Replacing Wall Fixt. Needs 90C Wiring - How to tell?

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  #1  
Old 05-17-04, 04:20 PM
TheWorm
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Question Replacing Wall Fixt. Needs 90C Wiring - How to tell?

Hello. I'm replacing a wall fixture above the mirror in the bathroom.

The new one has two 150w halogens (300w total) and, unbeknownst to me before it arrived, requires 90C wiring.

Questions:

- How can I determine whether 90C wiring is already in place? The home was built in 1974 and judging from the old/existing light fixture (incandescent globes), is probably still original

- If 90C wiring isn't there, is it possible to use smaller bulbs (e.g. 100w) instead and be safe?

I'm disinclined to rewire, so if this light isn't possible to use safely, I'll just return it and find one that doesn't require 90C.

Thanks in advance for any help you can offer!
 
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Old 05-17-04, 07:57 PM
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90 degree wiring only started to be used around 1985 or 87.

If you have non-metallic cable you could look for it to say NM-B on exposed cable near your panel. Without the -B you have 60 degree wiring.

No you cannot just use smaller bulbs. This would still be a Code violation as you are not using the product as designed.
 
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Old 05-17-04, 08:32 PM
TheWorm
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Thanks for the quick reply. I'll pull the old fixture tomorrow and check the cable for the markings. I'm assuming the news will be unfavorable, so I guess my options are:

- have an electriction upgrade the wiring to 90C to accomodate the fixture
- get a different fixture

I'm inclined to do the latter ($ issue), so here's a followup question if you don't mind:

Is the requirement for 90C wiring based on the type of lighting (halogen vs. incandescent) or the total wattage of the fixture itself? Or something different?

There was no indication on the outside of the packaging that 90C was required for this particular one...just a note in the installation instructions. I'd like to narrow the search to a viable fixture if there is a rule-of-thumb. For example, should I be looking only at fixtures using LESS than a certain wattage or be avoiding halogens, etc, to be able to safely use the existing wiring?

Thanks again!
 
  #4  
Old 05-17-04, 08:34 PM
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Conforming to the 90-degree requirement isn't usually too difficult. You only need the last couple of feet to be 90-degree wire. This can usually be done by installing an extra box a couple of feet away, and running NM-B between the boxes. Both boxes must remain permanently accessible. If there is an attic above this room, it can be accessible from the attic. If there is no attic, you'll need a blank cover plate on the extra box.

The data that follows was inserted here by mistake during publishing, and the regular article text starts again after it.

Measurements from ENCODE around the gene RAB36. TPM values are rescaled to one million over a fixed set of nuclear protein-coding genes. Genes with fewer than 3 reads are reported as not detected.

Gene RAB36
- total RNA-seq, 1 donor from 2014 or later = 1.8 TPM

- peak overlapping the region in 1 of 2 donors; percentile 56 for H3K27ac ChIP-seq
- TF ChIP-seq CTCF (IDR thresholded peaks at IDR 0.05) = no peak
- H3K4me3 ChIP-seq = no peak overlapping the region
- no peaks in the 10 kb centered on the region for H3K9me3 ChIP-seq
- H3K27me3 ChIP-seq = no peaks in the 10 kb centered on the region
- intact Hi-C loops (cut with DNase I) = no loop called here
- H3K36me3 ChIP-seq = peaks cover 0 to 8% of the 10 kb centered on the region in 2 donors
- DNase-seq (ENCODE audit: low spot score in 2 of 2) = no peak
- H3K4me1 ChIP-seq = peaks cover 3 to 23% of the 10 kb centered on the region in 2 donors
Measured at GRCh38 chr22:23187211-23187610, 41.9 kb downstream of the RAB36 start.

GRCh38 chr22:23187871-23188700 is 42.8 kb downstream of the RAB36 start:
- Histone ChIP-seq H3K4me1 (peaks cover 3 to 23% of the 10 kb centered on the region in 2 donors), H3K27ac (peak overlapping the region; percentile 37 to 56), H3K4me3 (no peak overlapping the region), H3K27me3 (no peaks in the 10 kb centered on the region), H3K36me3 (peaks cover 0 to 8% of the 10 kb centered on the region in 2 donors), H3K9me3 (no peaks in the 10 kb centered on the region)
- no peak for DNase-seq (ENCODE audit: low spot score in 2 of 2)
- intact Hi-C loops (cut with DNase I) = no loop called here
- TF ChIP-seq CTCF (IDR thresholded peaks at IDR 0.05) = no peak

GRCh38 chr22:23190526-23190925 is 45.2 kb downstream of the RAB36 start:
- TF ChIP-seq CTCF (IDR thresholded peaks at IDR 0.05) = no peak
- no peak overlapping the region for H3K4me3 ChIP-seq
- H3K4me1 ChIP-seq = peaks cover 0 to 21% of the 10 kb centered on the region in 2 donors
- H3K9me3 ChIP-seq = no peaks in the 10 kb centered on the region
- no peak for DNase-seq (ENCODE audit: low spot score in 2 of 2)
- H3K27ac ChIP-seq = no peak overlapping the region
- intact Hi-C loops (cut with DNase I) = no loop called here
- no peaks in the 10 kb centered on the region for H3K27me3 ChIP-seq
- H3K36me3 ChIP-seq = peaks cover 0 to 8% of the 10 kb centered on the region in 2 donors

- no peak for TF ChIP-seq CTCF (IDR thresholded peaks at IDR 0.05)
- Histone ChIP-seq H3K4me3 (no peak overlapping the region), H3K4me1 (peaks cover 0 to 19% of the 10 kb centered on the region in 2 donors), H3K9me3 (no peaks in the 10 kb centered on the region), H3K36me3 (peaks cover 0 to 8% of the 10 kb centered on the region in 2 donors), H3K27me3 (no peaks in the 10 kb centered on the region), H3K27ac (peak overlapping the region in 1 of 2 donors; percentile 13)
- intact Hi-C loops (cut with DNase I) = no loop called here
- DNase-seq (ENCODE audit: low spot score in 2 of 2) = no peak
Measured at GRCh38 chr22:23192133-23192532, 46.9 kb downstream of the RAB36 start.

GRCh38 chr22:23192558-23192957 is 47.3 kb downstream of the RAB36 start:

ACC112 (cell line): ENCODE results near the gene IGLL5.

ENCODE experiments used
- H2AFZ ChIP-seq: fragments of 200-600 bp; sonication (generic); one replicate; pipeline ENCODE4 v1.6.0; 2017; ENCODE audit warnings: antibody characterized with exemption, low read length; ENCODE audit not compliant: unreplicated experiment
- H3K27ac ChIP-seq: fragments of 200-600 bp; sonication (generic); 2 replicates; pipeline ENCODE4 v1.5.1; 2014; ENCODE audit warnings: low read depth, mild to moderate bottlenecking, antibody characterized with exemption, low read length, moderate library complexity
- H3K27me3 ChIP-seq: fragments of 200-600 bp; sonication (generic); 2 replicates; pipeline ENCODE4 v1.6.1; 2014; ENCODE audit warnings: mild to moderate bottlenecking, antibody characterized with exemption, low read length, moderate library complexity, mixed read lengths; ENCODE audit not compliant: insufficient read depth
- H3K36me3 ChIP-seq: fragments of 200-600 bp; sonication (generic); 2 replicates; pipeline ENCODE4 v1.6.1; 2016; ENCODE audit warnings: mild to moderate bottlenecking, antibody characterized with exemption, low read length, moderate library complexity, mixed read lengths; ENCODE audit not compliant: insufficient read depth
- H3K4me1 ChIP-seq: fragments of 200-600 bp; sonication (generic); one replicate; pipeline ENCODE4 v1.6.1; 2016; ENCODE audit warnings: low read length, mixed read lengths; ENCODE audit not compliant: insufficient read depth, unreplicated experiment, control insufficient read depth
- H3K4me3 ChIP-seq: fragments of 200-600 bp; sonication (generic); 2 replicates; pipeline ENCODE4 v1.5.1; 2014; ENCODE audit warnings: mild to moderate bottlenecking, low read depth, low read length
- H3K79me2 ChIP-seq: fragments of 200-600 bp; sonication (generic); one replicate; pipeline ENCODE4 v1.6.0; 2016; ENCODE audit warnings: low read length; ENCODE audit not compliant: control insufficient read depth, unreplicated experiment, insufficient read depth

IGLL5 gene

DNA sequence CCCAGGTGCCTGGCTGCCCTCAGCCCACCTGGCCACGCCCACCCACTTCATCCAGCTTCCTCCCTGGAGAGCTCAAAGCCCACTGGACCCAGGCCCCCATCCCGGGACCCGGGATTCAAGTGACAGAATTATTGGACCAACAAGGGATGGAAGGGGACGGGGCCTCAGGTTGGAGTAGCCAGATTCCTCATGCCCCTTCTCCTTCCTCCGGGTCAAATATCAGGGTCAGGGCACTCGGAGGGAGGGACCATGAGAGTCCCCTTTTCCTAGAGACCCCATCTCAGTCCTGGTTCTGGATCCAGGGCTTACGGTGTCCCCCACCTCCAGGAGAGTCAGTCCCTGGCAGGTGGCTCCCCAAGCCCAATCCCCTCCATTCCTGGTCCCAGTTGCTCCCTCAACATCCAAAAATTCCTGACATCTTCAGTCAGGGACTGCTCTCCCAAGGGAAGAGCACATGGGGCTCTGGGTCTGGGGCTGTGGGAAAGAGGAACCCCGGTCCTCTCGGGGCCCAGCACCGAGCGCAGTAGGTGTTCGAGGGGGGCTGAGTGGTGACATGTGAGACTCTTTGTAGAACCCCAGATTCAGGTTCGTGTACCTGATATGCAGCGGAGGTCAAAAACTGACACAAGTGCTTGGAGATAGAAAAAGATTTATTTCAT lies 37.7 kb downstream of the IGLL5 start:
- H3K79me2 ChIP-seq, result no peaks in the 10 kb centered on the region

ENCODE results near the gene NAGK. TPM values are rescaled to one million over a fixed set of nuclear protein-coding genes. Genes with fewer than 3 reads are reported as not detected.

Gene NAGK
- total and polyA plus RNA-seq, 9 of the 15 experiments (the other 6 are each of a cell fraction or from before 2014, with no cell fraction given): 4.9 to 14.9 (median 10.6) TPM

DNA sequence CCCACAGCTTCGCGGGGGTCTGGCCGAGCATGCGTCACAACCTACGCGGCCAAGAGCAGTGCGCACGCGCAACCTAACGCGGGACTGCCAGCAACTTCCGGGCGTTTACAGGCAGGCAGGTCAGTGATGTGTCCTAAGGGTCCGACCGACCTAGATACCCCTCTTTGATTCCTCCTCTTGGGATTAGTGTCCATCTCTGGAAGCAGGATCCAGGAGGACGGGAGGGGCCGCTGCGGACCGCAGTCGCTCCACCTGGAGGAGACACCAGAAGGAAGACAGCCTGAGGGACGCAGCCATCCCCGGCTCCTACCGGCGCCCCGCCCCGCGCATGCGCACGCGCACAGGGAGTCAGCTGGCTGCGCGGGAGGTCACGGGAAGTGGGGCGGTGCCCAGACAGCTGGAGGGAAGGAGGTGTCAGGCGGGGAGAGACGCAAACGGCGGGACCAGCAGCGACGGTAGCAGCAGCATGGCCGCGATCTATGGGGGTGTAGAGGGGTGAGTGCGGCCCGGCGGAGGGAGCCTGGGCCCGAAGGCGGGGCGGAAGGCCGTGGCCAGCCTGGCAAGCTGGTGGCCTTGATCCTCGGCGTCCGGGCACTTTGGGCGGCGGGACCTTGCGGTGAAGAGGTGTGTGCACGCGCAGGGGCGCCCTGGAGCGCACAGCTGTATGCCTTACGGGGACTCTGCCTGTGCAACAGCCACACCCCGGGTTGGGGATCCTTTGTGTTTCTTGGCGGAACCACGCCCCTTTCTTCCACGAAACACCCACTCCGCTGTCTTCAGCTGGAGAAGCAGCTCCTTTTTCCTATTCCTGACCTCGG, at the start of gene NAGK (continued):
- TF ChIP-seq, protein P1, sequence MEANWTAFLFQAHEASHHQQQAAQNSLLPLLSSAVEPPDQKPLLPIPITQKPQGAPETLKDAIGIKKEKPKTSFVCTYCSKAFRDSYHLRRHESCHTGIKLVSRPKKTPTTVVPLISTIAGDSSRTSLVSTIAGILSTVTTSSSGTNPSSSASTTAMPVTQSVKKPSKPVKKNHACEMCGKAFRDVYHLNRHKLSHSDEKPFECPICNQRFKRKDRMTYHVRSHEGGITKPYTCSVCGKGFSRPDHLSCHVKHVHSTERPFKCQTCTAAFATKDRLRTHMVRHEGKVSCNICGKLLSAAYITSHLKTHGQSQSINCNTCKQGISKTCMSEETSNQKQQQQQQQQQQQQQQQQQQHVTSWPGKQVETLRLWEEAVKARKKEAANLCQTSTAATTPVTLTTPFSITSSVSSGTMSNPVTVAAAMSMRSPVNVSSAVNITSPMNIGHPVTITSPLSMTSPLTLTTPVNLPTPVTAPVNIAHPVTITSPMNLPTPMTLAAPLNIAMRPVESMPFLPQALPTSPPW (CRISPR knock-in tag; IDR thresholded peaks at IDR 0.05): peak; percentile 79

Or you can replace the cable back to the nearest existing box.

Or you could just buy a different fixture. Not all of them require 90-degree wire.
 
  #5  
Old 05-17-04, 08:44 PM
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Many fixtures, both incandescent and halogen, require 90-degree wire these days. It depends on the design of the fixtures. The fixtures that do not require 90-degree wire are usually those that hold the bulb some distance away from the wall or ceiling.

Alas, it is all too frequent to have warnings and limitations inside the box that aren't evident from the outside. Companies are reluctant to put anything on the box that might cause you not to buy it. That's why I always open up the boxes and read the directions in the store before I buy it. If the store doesn't like it, they should insist the manufacturers put essential information on the box. Another example of this is appliances, such as air conditioners and space heaters, that proudly say "120 volts" on the package, but don't mention how many amps. It's only when you open the box that you find out that they will blow your circuit if you plug them in.
 
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Old 05-17-04, 09:09 PM
TheWorm
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Thanks for the additional info, John.

So, the 90 degree requirement is a function of both the fixture's current draw/wattage (which creates heat in the wiring, I suppose) and the proximity of the bulbs to the wall/ceiling (ambient heat)? If the 90C "rule" can be satisfied w/a 2-foot final run, then is the proximity of the bulbs to the wall/ceiling a greater factor? If that's the case, would it be fair to say that for the same wattage, an incandescent is les likely to require 90C wiring than a halogen, since the incan tends to burn cooler? And a flourescent would probably be least likely to require the 90C wiring (though that's out for the bathroom as it's above the vanity).

Always interesting to learn! Just thinking out loud so I understand more

I guess I'll be cracking boxes @ the store depending on my findings behind the current fixture. This particular one was an internet order. Ah well, It was nice to save 50% for a day
 
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Old 05-18-04, 03:19 PM
TheWorm
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Just NM on the wiring. Returned the fixture and picked up an alternative one. FWIW the new one uses incan's rather than halogen (all the halogen wall fixtures @ a couple of local stores required 90 degree wiring).

Thanks again for the help. I'll be back in a few weeks when I try to replace kitchen overhead flourescents (in a "dropped" ceiling) with recessed lighting. Now I know to look for ones compatible w/existing wiring along with IC. Off to surf for other tips re: that project in the meantime.
 
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